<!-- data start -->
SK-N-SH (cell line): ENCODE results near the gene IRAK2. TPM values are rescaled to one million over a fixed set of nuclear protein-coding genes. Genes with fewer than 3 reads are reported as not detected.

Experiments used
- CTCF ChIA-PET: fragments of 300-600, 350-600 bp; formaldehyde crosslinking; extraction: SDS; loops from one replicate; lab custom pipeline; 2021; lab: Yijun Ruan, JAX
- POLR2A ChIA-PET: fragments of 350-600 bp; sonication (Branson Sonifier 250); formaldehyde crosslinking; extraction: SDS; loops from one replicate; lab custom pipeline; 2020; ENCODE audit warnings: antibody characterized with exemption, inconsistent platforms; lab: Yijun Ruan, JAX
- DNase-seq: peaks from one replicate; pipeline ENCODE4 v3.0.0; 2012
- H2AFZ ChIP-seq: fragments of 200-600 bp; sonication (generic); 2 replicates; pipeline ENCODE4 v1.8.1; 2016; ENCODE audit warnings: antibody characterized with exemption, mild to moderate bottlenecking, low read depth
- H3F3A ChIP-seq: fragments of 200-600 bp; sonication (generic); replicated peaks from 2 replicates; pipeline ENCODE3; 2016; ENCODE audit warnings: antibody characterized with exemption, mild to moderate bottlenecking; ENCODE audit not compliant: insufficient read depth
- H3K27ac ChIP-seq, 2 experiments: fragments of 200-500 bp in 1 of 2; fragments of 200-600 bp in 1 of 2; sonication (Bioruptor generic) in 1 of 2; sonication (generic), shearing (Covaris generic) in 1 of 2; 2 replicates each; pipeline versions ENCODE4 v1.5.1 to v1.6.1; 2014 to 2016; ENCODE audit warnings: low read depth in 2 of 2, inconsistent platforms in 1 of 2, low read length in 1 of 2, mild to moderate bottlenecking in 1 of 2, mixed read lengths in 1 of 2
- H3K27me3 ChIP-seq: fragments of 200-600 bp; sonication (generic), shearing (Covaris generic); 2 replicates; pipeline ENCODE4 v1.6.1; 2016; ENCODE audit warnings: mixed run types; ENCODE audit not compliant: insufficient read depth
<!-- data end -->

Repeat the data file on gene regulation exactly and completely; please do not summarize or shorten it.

SK-N-SH (cell line): ENCODE results near the gene IRAK2. TPM values are rescaled to one million over a fixed set of nuclear protein-coding genes. Genes with fewer than 3 reads are reported as not detected.

Experiments used
- CTCF ChIA-PET: fragments of 300-600, 350-600 bp; formaldehyde crosslinking; extraction: SDS; loops from one replicate; lab custom pipeline; 2021; lab: Yijun Ruan, JAX
- POLR2A ChIA-PET: fragments of 350-600 bp; sonication (Branson Sonifier 250); formaldehyde crosslinking; extraction: SDS; loops from one replicate; lab custom pipeline; 2020; ENCODE audit warnings: antibody characterized with exemption, inconsistent platforms; lab: Yijun Ruan, JAX
- DNase-seq: peaks from one replicate; pipeline ENCODE4 v3.0.0; 2012
- H2AFZ ChIP-seq: fragments of 200-600 bp; sonication (generic); 2 replicates; pipeline ENCODE4 v1.8.1; 2016; ENCODE audit warnings: antibody characterized with exemption, mild to moderate bottlenecking, low read depth
- H3F3A ChIP-seq: fragments of 200-600 bp; sonication (generic); replicated peaks from 2 replicates; pipeline ENCODE3; 2016; ENCODE audit warnings: antibody characterized with exemption, mild to moderate bottlenecking; ENCODE audit not compliant: insufficient read depth
- H3K27ac ChIP-seq, 2 experiments: fragments of 200-500 bp in 1 of 2; fragments of 200-600 bp in 1 of 2; sonication (Bioruptor generic) in 1 of 2; sonication (generic), shearing (Covaris generic) in 1 of 2; 2 replicates each; pipeline versions ENCODE4 v1.5.1 to v1.6.1; 2014 to 2016; ENCODE audit warnings: low read depth in 2 of 2, inconsistent platforms in 1 of 2, low read length in 1 of 2, mild to moderate bottlenecking in 1 of 2, mixed read lengths in 1 of 2
- H3K27me3 ChIP-seq: fragments of 200-600 bp; sonication (generic), shearing (Covaris generic); 2 replicates; pipeline ENCODE4 v1.6.1; 2016; ENCODE audit warnings: mixed run types; ENCODE audit not compliant: insufficient read depth